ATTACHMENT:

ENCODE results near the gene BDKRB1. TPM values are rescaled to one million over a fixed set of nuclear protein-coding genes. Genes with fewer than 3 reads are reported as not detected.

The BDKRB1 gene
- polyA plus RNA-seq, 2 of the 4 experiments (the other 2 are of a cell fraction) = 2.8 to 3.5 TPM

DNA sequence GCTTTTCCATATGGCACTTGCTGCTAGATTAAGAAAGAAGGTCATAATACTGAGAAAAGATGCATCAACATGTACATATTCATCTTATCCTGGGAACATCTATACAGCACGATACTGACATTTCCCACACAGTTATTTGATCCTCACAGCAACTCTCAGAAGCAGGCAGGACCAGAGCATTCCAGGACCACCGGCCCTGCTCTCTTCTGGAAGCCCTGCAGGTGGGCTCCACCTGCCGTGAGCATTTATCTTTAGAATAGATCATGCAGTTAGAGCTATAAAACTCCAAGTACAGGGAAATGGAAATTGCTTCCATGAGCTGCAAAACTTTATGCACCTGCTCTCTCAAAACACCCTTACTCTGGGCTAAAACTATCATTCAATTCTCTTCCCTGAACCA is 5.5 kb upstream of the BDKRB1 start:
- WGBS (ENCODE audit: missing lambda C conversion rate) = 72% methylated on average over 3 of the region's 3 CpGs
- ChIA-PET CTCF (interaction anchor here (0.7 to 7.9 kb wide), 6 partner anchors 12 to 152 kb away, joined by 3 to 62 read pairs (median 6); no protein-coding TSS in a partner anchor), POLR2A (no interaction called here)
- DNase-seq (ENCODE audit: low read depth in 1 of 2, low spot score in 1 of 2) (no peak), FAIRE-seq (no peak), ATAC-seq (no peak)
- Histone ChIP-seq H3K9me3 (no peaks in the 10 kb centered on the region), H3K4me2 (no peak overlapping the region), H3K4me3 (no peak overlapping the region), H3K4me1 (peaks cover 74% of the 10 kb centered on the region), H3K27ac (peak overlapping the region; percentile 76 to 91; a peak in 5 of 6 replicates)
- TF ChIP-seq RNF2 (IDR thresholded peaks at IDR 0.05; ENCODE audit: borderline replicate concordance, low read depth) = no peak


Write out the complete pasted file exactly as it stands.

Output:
ENCODE results near the gene BDKRB1. TPM values are rescaled to one million over a fixed set of nuclear protein-coding genes. Genes with fewer than 3 reads are reported as not detected.

The BDKRB1 gene
- polyA plus RNA-seq, 2 of the 4 experiments (the other 2 are of a cell fraction) = 2.8 to 3.5 TPM

DNA sequence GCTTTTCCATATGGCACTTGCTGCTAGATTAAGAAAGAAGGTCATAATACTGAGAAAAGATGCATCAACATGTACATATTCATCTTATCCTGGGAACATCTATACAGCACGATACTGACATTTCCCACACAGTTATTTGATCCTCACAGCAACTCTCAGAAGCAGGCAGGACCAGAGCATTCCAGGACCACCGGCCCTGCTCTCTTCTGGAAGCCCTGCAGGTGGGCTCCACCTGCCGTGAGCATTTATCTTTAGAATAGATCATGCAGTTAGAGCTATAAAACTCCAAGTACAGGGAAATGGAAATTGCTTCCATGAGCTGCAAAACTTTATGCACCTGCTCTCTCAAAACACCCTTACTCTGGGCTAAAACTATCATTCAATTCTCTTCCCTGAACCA is 5.5 kb upstream of the BDKRB1 start:
- WGBS (ENCODE audit: missing lambda C conversion rate) = 72% methylated on average over 3 of the region's 3 CpGs
- ChIA-PET CTCF (interaction anchor here (0.7 to 7.9 kb wide), 6 partner anchors 12 to 152 kb away, joined by 3 to 62 read pairs (median 6); no protein-coding TSS in a partner anchor), POLR2A (no interaction called here)
- DNase-seq (ENCODE audit: low read depth in 1 of 2, low spot score in 1 of 2) (no peak), FAIRE-seq (no peak), ATAC-seq (no peak)
- Histone ChIP-seq H3K9me3 (no peaks in the 10 kb centered on the region), H3K4me2 (no peak overlapping the region), H3K4me3 (no peak overlapping the region), H3K4me1 (peaks cover 74% of the 10 kb centered on the region), H3K27ac (peak overlapping the region; percentile 76 to 91; a peak in 5 of 6 replicates)
- TF ChIP-seq RNF2 (IDR thresholded peaks at IDR 0.05; ENCODE audit: borderline replicate concordance, low read depth) = no peak